TAVISTOCK’S sensory garden volunteers have described residents as ‘amazing’ after townsfolk stumped up the cash to pay for a vandalism attack at the attraction within the space of 72 hours.

Trustees sent out an appeal for help late last week after the culprits went on a rampage at the garden, causing more than £500 worth of damage. By Sunday, residents had responded by coming up with the money to repair the damage, with one anonymous donor pledging £300.

Garden spokesman and trustee Graham Parker admitted he was bowled over by the quick response of residents to help repair the damage at the garden in The Meadows, which has been the target of vandals on several occasions — and said the help they received from townspeople gave them the strength to carry on.

Mr Parker said: ‘There are some people in this town who are truly amazing – what a superb response to our appeal. We had exceeded our target by Sunday lunchtime and the appeal only went out on Thursday.

‘Days like this restore our faith in human nature. Although we’re disappointed that there are some people out there who only seem to want to damage or steal things, it’s really uplifting to know that there are so many more people who care. That gives us the strength and resolution to carry on.’

The attack saw vandals smash a bird bath, damage picnic tables, bend rose arches and a treasured sculpture given to the garden by one of its founders was heaved into the nearby canal. The sculpture, an armillary which is an astronomical demonstration device, was rescued from the canal after the vandals had apparently used it as a football, with other parts of the circular structure scattered around nearby. Also stolen on an earlier occasion were two acer trees, worth around £100, which Mr Parker believes may have been taken from the garden by adults who were aware of their value.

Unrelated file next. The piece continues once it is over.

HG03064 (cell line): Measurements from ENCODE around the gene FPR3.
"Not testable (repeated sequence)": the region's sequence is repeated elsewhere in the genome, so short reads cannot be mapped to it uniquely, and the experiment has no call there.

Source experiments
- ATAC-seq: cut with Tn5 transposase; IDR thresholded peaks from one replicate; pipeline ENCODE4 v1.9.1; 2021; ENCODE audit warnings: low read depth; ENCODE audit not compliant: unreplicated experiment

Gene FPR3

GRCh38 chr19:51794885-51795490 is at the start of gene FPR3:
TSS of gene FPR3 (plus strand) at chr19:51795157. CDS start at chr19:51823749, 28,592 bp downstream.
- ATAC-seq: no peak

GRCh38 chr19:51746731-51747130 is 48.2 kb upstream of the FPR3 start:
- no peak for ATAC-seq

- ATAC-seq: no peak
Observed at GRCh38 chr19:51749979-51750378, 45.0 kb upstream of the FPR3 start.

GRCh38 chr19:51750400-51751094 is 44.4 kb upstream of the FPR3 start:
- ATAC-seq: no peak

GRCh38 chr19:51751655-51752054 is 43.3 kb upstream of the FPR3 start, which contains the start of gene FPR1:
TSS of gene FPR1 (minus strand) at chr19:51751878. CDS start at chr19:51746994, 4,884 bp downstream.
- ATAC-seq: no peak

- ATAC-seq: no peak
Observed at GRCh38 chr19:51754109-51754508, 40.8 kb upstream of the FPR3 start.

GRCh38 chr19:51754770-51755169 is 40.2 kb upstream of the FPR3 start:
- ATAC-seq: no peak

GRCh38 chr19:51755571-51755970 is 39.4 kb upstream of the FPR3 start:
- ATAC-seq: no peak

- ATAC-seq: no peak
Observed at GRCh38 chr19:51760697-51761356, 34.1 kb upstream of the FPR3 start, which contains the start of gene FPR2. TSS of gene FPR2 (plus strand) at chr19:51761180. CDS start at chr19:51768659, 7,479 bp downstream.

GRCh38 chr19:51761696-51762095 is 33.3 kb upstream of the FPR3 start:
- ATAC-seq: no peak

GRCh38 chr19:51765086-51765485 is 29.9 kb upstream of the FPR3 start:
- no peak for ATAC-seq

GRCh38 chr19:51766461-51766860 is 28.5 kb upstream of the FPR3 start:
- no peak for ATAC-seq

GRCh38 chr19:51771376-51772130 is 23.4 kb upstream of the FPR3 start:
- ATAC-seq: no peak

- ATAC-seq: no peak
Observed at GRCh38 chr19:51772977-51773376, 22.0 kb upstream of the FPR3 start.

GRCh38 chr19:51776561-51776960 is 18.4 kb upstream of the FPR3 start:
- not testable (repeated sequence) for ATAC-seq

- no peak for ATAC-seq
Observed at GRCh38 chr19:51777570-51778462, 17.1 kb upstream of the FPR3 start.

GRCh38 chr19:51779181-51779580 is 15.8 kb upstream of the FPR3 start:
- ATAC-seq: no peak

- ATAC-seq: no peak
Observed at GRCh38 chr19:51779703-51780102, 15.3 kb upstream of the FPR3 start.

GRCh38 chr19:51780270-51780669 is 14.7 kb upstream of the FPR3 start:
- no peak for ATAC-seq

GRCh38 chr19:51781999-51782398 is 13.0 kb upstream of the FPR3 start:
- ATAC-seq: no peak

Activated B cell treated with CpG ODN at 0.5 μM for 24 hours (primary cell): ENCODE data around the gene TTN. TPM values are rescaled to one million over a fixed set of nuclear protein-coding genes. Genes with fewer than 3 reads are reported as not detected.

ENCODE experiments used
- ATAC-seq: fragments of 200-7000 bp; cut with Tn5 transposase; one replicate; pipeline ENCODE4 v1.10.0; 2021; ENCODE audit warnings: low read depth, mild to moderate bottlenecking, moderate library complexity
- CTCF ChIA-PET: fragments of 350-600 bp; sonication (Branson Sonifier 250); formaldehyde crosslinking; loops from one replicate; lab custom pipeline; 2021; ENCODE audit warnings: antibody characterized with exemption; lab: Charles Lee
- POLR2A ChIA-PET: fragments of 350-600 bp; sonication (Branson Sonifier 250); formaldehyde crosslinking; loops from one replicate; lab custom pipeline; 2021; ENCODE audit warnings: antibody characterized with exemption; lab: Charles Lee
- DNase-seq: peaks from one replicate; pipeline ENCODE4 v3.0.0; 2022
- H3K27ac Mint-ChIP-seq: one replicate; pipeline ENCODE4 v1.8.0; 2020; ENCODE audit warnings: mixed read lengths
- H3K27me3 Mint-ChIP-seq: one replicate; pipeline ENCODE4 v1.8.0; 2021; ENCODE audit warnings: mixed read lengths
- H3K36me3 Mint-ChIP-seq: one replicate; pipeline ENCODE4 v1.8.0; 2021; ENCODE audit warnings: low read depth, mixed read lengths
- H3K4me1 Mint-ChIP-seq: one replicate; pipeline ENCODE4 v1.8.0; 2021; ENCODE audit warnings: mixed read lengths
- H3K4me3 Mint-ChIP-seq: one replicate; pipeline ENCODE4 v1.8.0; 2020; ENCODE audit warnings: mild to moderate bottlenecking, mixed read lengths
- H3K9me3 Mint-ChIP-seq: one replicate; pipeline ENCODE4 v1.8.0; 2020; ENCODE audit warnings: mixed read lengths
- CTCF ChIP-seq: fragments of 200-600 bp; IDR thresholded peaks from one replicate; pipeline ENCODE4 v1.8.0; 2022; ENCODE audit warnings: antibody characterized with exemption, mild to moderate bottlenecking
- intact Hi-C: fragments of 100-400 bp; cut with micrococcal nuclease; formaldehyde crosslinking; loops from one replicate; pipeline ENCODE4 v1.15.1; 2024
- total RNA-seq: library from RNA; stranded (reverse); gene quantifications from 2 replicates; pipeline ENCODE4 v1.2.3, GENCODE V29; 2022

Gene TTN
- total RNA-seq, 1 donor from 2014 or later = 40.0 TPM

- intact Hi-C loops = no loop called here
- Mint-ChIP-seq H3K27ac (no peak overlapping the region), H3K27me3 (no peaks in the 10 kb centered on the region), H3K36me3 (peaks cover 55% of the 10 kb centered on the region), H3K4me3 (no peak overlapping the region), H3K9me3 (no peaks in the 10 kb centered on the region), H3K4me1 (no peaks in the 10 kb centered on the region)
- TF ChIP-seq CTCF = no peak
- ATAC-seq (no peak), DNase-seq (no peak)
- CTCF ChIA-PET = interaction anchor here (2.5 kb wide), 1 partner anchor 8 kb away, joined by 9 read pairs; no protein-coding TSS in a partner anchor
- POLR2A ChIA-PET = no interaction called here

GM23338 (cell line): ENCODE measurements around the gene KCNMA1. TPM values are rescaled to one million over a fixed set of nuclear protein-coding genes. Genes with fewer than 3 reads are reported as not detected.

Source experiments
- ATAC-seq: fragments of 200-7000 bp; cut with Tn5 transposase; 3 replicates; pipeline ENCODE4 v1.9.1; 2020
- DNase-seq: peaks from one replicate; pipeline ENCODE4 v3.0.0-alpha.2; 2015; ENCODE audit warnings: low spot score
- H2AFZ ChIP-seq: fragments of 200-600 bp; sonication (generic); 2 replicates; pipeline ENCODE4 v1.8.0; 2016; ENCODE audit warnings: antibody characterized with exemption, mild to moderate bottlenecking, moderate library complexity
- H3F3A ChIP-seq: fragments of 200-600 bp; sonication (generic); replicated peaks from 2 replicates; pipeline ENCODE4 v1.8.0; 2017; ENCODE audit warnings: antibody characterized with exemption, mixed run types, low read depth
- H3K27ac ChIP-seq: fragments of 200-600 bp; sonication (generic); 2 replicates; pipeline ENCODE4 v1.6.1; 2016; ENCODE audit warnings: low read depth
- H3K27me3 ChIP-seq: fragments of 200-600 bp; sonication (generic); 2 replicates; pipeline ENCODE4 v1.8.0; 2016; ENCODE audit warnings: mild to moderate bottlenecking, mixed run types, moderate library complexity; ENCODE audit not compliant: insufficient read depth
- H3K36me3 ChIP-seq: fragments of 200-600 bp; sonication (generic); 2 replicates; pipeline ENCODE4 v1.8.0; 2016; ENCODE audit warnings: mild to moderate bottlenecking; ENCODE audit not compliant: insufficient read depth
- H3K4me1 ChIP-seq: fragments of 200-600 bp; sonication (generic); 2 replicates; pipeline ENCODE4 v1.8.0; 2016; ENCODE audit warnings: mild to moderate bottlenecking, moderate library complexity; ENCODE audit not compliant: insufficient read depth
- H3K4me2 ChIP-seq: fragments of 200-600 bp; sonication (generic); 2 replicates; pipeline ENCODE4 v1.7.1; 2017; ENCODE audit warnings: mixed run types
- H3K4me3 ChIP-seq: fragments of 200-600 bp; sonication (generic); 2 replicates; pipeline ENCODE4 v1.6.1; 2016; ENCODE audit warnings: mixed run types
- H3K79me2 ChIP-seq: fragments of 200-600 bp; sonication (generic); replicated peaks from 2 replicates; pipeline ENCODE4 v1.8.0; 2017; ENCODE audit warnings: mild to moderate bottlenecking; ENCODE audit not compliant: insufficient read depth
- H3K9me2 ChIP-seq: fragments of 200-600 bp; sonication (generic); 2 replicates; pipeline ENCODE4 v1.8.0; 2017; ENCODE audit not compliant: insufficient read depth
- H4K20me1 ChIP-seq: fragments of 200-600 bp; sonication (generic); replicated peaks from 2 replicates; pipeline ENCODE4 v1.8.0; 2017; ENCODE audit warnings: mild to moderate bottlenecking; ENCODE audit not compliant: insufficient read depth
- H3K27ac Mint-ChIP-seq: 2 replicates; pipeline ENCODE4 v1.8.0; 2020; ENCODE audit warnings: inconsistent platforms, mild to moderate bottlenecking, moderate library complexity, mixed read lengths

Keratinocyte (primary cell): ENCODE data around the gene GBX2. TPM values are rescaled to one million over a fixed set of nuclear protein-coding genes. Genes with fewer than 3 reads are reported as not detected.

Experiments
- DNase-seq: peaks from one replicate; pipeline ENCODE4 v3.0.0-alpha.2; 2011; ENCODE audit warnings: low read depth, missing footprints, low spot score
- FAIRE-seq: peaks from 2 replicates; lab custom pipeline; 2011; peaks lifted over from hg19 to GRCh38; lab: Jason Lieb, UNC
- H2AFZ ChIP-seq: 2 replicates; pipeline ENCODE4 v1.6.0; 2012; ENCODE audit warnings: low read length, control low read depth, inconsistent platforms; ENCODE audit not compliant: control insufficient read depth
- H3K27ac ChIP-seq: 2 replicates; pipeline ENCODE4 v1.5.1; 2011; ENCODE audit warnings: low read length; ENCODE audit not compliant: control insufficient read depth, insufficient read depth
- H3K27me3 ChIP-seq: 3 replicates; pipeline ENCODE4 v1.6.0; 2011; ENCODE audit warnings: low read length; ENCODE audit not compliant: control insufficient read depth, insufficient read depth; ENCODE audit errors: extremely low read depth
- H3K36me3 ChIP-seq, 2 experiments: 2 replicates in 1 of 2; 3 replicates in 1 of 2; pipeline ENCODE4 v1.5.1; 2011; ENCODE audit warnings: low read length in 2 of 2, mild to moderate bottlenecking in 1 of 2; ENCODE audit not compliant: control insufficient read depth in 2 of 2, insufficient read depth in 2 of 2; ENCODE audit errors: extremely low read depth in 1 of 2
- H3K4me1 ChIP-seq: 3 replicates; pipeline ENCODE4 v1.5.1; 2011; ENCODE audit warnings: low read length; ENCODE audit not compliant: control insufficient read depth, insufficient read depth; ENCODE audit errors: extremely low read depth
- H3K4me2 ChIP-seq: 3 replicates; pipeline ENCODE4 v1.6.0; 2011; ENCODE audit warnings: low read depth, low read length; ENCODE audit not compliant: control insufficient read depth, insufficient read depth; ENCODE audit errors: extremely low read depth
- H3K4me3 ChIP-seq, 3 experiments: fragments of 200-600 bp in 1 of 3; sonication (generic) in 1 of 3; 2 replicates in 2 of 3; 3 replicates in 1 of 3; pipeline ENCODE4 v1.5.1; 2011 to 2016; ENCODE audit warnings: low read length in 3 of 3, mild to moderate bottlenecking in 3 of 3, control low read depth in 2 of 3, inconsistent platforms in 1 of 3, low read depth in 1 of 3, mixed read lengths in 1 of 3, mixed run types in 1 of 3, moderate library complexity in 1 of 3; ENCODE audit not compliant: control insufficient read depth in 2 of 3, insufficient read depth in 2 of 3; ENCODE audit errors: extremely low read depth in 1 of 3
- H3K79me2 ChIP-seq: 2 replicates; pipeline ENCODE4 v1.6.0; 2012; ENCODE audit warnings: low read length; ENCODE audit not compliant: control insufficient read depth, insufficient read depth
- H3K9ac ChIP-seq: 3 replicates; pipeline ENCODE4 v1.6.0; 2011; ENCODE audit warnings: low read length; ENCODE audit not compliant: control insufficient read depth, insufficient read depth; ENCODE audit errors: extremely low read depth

He said: ‘I think one of two things happened to the trees – they are in someone’s back garden or they were stolen to order so they could be sold on. Vandals, and we think they were kids who knock things over, don’t take trees, so I think they were taken by adults. Honestly, it was disheartening, because we’ve had this sort of damage caused at the garden before and we were distraught at the mindless damage that was done. The acers were trees that were bought by the family of one of our trustees who died and they were very special to us and to a lot of people. But Tavistock’s response was remarkable. By Saturday, we had £230 in donations, then by Sunday lunchtime, we received £300 from an anonymous donor.’

Trustees have ruled out setting up CCTV cameras to monitor activities in the area, as they would cost around £10,000. The Meadows is currently subject to a public spaces protection order, imposed after a spate of anti-social behaviour. That included vandalism at the garden, which Mr Parker feels has increased over the past 18 months. Mr Parker said the latest offences had been reported to the police, but he accepted officers were overstretched and could not keep up a constant vigil on the garden. Mr Parker had said they were unable to claim from insurance for the latest incident as they had such a large excess on their policy. The garden was started in 2016 as a joint initiative between Tavistock Town Council, Tavistock Lions, the town’s Rotary Club, Roots in Transition and Tavistock Dementia Alliance.